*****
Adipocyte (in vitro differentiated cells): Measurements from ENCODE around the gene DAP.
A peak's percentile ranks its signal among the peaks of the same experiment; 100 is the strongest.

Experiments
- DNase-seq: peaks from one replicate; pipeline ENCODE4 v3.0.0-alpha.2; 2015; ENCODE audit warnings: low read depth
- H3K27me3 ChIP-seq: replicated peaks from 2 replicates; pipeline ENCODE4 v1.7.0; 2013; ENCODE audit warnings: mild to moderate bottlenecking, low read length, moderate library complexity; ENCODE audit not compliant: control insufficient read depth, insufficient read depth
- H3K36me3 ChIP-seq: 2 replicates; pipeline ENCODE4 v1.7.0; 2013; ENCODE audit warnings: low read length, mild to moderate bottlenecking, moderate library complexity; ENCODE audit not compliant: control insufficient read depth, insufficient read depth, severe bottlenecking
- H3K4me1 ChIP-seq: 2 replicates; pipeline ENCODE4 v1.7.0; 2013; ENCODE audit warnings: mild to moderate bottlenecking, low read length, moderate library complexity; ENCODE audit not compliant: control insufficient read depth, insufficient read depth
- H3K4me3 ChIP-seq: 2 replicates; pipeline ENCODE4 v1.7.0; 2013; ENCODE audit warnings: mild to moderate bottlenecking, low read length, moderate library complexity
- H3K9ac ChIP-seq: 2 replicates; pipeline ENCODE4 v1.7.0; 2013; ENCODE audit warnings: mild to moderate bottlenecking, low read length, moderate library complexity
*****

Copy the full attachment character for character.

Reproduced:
Adipocyte (in vitro differentiated cells): Measurements from ENCODE around the gene DAP.
A peak's percentile ranks its signal among the peaks of the same experiment; 100 is the strongest.

Experiments
- DNase-seq: peaks from one replicate; pipeline ENCODE4 v3.0.0-alpha.2; 2015; ENCODE audit warnings: low read depth
- H3K27me3 ChIP-seq: replicated peaks from 2 replicates; pipeline ENCODE4 v1.7.0; 2013; ENCODE audit warnings: mild to moderate bottlenecking, low read length, moderate library complexity; ENCODE audit not compliant: control insufficient read depth, insufficient read depth
- H3K36me3 ChIP-seq: 2 replicates; pipeline ENCODE4 v1.7.0; 2013; ENCODE audit warnings: low read length, mild to moderate bottlenecking, moderate library complexity; ENCODE audit not compliant: control insufficient read depth, insufficient read depth, severe bottlenecking
- H3K4me1 ChIP-seq: 2 replicates; pipeline ENCODE4 v1.7.0; 2013; ENCODE audit warnings: mild to moderate bottlenecking, low read length, moderate library complexity; ENCODE audit not compliant: control insufficient read depth, insufficient read depth
- H3K4me3 ChIP-seq: 2 replicates; pipeline ENCODE4 v1.7.0; 2013; ENCODE audit warnings: mild to moderate bottlenecking, low read length, moderate library complexity
- H3K9ac ChIP-seq: 2 replicates; pipeline ENCODE4 v1.7.0; 2013; ENCODE audit warnings: mild to moderate bottlenecking, low read length, moderate library complexity